The last set of Penta-Om is chanted for sanctifying the five sheaths or encasings of the body: the Annamaya Kosha (sheath of food), the Pranamaya kosha (sheath of vital air), the Manomaya Kosha (mental-emotional sheath), the Vigyanmaya kosha (sheath of intellect), and the Aanandamaya kosha (sheath of bliss).
Having thus chanted Om twenty times, we chant it one last time for the elevation of our soul; for the purpose of self-realisation.
Lastly we chant Shanti! Shanti! Shanti! This means Peace! Peace! Peace! We pray for peace at the physical plane — for the body, at the mental plane — for the mind, and at the spiritual plane — for the soul.
If we chant Om in the awareness of all these, and are able to purify all the twenty one entities mentioned above, consider how much bliss and well being we shall experience, both at the physical and mental planes!
In case of paucity of time we chant Om thrice only.
What follows after chanting thus, is a series of Pranayams (breathing exercises) and physical Asanas (exercises). The stretching of limbs in a systematic way, is aimed at bringing into use all the joints and muscles of the body and keeping them in good health. The asanas are modified for people having particular health issues and should be learnt from a qualified instructor. A diseased body is essentially a dis-eased body. Most of us value the value of good health only after having lost it. The practice of yoga makes us ponder over the question — Are we really healthy? Are we laying the foundation of a healthy old age?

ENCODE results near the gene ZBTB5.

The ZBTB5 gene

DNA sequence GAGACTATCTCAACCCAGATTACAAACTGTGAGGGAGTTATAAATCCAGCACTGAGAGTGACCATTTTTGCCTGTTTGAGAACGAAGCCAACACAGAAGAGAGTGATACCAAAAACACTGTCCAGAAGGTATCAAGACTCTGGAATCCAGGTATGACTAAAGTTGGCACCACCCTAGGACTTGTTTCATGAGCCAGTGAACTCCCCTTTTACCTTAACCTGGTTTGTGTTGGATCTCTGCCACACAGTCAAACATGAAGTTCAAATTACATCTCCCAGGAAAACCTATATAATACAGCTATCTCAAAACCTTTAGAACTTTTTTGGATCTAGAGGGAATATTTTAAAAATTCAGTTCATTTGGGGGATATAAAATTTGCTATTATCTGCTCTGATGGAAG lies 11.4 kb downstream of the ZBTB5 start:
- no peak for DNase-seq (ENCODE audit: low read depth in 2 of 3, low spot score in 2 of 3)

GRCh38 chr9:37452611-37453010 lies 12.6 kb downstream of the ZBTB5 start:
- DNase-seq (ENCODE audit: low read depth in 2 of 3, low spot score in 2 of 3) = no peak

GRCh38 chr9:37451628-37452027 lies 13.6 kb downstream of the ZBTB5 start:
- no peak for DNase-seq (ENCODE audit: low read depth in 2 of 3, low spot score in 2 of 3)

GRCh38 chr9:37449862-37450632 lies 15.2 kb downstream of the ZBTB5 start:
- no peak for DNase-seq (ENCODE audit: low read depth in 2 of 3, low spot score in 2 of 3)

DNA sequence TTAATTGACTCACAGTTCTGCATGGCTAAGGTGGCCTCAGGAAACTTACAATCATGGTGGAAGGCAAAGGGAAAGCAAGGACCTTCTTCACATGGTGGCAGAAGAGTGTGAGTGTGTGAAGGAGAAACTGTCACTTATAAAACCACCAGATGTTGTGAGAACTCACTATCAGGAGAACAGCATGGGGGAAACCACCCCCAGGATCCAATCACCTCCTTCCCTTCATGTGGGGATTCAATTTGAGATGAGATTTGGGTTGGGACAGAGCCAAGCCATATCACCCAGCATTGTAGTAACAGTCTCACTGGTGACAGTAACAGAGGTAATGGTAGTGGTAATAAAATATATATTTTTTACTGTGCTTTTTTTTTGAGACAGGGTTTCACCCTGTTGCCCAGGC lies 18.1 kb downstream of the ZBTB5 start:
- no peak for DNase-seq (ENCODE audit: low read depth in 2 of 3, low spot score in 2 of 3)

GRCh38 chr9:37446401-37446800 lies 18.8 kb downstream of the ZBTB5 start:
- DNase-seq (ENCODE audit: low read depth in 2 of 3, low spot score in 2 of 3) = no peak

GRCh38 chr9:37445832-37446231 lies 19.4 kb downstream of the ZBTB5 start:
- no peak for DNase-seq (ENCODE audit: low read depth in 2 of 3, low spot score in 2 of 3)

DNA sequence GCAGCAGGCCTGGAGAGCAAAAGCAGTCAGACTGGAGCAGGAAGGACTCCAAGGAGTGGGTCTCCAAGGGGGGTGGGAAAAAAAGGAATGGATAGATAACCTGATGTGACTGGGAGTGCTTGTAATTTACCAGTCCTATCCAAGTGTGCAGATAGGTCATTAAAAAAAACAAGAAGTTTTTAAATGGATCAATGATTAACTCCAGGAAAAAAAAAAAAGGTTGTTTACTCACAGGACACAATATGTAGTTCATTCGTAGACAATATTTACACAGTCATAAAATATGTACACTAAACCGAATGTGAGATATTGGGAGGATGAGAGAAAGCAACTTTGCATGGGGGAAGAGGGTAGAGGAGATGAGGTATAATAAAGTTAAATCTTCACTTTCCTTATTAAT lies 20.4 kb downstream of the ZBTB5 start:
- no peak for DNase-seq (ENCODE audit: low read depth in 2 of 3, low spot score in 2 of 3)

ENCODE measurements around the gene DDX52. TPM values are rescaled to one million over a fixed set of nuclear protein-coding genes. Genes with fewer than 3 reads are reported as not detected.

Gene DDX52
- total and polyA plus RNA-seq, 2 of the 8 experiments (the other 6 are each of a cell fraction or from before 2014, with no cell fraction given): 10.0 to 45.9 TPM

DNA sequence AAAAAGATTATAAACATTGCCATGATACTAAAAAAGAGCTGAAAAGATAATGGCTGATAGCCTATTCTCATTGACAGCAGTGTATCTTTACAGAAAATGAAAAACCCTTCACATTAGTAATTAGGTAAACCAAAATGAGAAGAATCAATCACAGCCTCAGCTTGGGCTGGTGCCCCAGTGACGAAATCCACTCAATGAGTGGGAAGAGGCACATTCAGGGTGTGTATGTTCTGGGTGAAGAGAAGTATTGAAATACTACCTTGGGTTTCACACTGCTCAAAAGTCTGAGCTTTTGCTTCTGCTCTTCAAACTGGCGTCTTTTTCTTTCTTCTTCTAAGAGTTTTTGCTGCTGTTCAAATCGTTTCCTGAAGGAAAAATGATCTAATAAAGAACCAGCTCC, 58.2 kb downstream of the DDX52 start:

Mental stress and tensions are more rampant and worrisome than physical ailments today. Perhaps the only solution for that is Meditation, which is essentially a part of Yoga.
When the Prime Minister Narendra Modi, chose to speak about Yoga at the United Nations, a lot of people wondered, if it was really a topic for a Prime Minister to speak on. But come to think of it, for a nation to prosper, isn’t the health of its people of paramount importance? Here, we have a man who is concerned about the health of each and every citizen of not only his country, but of the world at large! What a noble thought … and what an amazing endeavour for contributing to the betterment of humanity! He passionately expounded the idea of Vasudhaiva Kutumbakam (the world is one family), from the United Nations global platform!
There are MNC’s that pay huge sums of money to buy health insurance for their employees. But has anyone ever mooted the practise of something that makes people aware of the value of good health and the ways and means of doing it in the simplest manner? Taking a membership at a gym may not be possible for many, it being an expensive proposition. But the practise of Yoga requires only two things — your time and your commitment. Once you learn Yoga, you can do it at home, in a park or in your backyard too. It was never as easy to learn Yoga as it is today. There are endless websites, where you can learn the basics. In India, Yoga is taught for free in most of the community centres that are located in the residential areas.
The 2nd International Day of Yoga last June, saw thousands of people across 192 countries participate in the event that gained humongous dimensions. What started as a small aspiration in the mind of the Indian Prime Minister, has become a global phenomenon now. And the world is standing up and taking notice. Here is a man who is a true Yogi. A Yogi is one who has attained harmony in the trinity of the body-mind-soul.
And now, as the world gears up for the 3rdInternational Day of Yoga on the 21stof June 2017 … stand up Mr. Prime Minister, take a bow! Yoga is going places and how! Wow!